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Movements in architecture


Work and social life at the Architectural Association
Robert Venturi and Denise Scott Brown Architect
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[DSB] Well, in the middle of all this I was trying be an architecture student and worried about my talents… and did I have any talents?  And a few things happened: I went into a blue fit for my first design, which was for a… it was landscape design for Primrose Hill, a very beautiful park north of Regent’s Park. And people liked what I did and that helped a great deal. They thought it was imaginative. And I found the history lectures very interesting and useful from that point of view. And I started attending all the lectures of John Summerson who was… I attended his lectures at the AA twice. Again that gave Bob and me a lot in common when we met. And then, I did not too badly on some other designs.  And I was one girl to 12 men. Every school I had been in to date… until the very end at Penn, after I’d already left Penn… that the, the ratio started to change. But otherwise it was one in 12. One woman to every 12 men. And that ratio got me a lot of attention. I liked it. I used to say, ‘I don’t like the company of women, I prefer the company of men’. ‘I won’t share a room unless I can share one with a man’, I used to say. And then, I discovered that there were a lot of… there was a group of tomboy girls like me. And I liked them plenty. And one thing I found coming from South Africa to England, there were people in England who were really like me. I’d been really a… a sore thumb. I’d been a blue stocking in South Africa. How could she be sexy? Look how she doesn’t wear make-up or… in fact I did wear make-up – some – there, because everyone else did… and look how she dresses. And I got to England, lots of people were like that and in America even more. So it took me successive stages to find I, in fact, have spheres where I’m not weird. Well we're rather weird still, but not that much. And so that was nice about the AA… I could find some of that.  But meanwhile I began again worrying and feeling homesick. And I remember hearing one of my professors saying, ‘As a professor you have to watch carefully, you might spot a good person slipping’. And I thought that’s what I am, a good person slipping. And then I started slipping even more. And then Arthur Korn found me.

Now Arthur Korn was a German Jewish Communist refugee from Berlin. And he was a much-loved teacher but also… now he was old-fashioned and fuddy-duddy. And the youngest, brightest felt he was, sort of, out of date. But he kind of semi-adopted me and we used to have coffee together once a week at a little restaurant called Debry. And I would talk about a need for structure and framework in my life, and he would talk about the November Group. And we had parallel conversations where he more or less told me what it was like to be young in Berlin, and he was trying to reassure me and give me confidence and help me with my work. He was my student advisor at the time. And I remember once he… he told me to do something. ‘Do this, do that and do the other.’ I said, ‘No, no. I don’t want to do that’. I was getting more confidence. ‘I think I want to do this and this.’ He said, ‘Stick to your guns, madam. Stick to your guns’. And he went to the next desk and there was a guy he’d been helping, a student he’d been trying to coach into doing something. And he’d done it and he put his arm around him, ‘God bless you, my boy’. Well that was the nurturing that I needed at that point. But then I was noticed by a group of people, amongst that group of bright scholarship people. And one of them left a message: Would you like to work on a thesis project with me? So he and I began working together. And that was a real education for me. His background, and his knowledge and his interests. And he said to me, ‘The trouble with you is you’re so uneducated’. Well, I’d come from another country and I didn’t know English things in certain respects and other respects, Edwardian English I knew rather well. It was alive and well in South Africa. But I learned a lot from him and we worked very hard together. And we got our thesis done. And it was in a kind of a New Brutalist vein. It was a Welsh mining village, and adding, I think, about 750 housing units to this hilly… hillside, outside the town itself where the mine tip was and where the mine head was and where the main buildings were. And we added to that. And we added to it something, which I later realised looked a whole lot like the plans of Hilberseimer, the German Urbanist.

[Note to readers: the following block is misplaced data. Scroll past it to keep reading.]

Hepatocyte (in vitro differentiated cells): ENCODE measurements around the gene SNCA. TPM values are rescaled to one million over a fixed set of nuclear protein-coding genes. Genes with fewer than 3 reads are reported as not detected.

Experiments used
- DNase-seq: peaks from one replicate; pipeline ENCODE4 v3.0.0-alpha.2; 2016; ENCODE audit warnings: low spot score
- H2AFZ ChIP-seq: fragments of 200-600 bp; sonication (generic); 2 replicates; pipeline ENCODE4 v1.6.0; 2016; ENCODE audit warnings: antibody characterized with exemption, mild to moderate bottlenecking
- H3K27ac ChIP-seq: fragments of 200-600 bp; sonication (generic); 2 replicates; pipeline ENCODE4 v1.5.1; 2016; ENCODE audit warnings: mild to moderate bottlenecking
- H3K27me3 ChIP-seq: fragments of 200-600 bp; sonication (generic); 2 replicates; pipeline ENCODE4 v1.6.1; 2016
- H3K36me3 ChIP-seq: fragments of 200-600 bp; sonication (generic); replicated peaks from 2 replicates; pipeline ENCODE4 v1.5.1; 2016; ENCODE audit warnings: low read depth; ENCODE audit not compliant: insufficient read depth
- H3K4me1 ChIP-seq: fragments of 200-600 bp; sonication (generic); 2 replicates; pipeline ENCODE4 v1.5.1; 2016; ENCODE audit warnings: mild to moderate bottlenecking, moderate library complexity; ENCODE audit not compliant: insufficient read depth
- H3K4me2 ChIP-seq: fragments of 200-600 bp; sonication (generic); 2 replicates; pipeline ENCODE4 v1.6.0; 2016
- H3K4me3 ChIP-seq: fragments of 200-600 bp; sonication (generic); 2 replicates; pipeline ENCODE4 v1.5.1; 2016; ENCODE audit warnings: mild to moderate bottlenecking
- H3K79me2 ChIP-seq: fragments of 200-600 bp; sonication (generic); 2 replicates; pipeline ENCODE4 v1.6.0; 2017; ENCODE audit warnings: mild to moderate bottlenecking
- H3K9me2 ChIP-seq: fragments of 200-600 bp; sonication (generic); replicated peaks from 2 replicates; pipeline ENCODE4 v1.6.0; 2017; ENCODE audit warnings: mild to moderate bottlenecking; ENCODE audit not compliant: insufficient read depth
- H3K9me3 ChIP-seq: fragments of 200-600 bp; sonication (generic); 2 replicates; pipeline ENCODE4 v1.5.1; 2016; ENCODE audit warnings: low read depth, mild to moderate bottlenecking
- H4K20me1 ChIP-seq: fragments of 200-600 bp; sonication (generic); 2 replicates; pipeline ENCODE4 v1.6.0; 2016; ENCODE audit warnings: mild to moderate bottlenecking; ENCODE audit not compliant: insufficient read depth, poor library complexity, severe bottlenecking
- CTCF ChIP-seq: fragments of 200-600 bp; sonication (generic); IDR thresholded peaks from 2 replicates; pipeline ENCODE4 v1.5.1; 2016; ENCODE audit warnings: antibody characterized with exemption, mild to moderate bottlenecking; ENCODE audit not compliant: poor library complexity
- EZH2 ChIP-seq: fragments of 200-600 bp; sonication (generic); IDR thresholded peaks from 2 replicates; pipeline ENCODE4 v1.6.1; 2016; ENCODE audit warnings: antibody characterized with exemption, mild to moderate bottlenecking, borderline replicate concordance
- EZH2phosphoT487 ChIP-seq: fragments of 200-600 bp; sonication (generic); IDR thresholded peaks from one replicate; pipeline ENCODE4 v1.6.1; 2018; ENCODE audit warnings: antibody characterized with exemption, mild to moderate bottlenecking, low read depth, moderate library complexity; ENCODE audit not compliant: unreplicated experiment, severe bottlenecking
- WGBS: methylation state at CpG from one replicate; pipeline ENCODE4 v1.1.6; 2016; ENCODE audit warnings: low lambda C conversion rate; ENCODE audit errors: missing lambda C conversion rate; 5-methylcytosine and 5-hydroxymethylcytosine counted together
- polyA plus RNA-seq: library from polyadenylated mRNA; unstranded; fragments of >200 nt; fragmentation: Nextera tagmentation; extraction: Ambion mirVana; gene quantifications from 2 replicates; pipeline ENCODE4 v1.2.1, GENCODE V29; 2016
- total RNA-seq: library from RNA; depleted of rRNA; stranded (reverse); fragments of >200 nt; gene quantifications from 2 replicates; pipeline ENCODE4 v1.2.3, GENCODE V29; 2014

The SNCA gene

And I hadn’t known that at the time, although I should have because I had a relative in Israel where I’d visited, who was a great fan of Hilberseimer. And he’d given me a book on him and he’d more or less built the city of Gedera or the town of Gedera as it then was. And his name was Ari Ben Geffen. I mention that because I think he’s well known in Israel.

Internationally renowned architects Robert Venturi (1925-2018) and Denise Scott Brown (b.1931) have helped transform contemporary design through their innovative architecture and planning. Winners of numerous prestigious awards, their designs have championed multiculturalism, social activism, symbolism, pop culture, history and evolving technologies.

Listeners: Thomas Hughes

Thomas Hughes is Mellon Professor Emeritus of the History of Science at the University of Pennsylvania and Distinguished Visiting Professor at the Massachusetts Institute of Technology. His most recent books include Human Built World, Rescuing Prometheus and American Genesis. He is a member of the American Philosophical Society, US National Academy of Engineering, Royal Swedish Academy of Engineering Sciences and the American Academy of Arts and Sciences.

Duration: 6 minutes, 2 seconds

Date story recorded: 22nd to 23rd September 2006

Date story went live: 27 May 2010